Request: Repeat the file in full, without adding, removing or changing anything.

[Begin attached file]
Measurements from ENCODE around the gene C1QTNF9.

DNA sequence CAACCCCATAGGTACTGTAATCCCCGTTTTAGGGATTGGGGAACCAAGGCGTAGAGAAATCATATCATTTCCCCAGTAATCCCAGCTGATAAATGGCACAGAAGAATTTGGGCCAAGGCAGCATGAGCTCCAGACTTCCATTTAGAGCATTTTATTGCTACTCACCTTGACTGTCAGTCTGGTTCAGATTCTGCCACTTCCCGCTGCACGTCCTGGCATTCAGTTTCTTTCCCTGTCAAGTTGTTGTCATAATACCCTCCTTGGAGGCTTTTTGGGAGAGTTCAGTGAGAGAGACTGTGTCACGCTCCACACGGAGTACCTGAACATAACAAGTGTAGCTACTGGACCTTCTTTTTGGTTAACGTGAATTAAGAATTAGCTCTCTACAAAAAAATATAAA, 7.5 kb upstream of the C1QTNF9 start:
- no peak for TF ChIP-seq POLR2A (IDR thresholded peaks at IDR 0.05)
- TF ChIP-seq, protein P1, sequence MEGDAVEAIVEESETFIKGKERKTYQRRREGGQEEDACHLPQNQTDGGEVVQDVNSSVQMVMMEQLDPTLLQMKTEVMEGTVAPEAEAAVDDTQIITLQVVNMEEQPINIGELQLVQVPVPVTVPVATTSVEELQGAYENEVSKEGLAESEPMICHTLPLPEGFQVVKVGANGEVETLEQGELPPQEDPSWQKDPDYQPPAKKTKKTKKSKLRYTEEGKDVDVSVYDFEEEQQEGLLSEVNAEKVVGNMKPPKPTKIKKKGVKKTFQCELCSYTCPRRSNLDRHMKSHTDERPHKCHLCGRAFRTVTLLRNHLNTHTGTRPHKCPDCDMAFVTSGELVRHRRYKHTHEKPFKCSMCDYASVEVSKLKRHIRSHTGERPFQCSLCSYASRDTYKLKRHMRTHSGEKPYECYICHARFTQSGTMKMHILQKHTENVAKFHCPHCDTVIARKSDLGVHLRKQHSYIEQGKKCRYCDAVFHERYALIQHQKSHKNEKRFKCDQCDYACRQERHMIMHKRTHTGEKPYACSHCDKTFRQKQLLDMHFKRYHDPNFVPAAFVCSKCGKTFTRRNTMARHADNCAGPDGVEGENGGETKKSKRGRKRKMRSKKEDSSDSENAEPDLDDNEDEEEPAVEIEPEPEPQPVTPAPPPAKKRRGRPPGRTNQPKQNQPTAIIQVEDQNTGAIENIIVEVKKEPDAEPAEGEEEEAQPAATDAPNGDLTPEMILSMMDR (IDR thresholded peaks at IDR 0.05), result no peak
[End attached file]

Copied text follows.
Measurements from ENCODE around the gene C1QTNF9.

DNA sequence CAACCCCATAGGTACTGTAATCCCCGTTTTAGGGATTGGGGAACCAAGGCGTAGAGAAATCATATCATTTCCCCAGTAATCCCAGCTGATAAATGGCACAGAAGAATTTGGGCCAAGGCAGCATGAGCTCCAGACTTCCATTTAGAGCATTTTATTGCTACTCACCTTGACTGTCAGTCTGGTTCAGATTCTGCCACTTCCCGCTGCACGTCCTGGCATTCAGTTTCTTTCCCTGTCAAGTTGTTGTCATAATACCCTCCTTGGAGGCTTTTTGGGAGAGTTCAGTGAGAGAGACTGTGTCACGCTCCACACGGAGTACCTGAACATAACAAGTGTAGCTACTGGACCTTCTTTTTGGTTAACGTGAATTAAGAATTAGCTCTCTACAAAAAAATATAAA, 7.5 kb upstream of the C1QTNF9 start:
- no peak for TF ChIP-seq POLR2A (IDR thresholded peaks at IDR 0.05)
- TF ChIP-seq, protein P1, sequence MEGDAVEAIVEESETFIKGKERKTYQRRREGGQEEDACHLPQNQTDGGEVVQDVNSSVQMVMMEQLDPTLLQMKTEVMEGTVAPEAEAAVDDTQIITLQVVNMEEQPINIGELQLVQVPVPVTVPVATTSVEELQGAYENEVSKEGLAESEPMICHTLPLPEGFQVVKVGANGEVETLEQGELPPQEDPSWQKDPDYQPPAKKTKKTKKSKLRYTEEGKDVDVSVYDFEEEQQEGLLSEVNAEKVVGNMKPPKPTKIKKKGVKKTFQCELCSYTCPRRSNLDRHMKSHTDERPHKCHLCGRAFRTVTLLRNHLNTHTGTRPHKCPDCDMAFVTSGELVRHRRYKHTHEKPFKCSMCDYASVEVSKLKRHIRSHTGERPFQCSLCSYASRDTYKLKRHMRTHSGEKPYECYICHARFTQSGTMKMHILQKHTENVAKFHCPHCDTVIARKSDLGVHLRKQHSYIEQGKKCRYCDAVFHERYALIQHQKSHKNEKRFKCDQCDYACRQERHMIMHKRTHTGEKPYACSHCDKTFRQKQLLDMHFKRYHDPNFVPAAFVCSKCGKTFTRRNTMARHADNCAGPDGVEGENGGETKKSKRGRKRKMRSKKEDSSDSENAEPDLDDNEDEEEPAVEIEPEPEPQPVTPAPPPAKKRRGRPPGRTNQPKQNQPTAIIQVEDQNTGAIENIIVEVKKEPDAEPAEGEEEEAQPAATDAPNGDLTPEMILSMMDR (IDR thresholded peaks at IDR 0.05), result no peak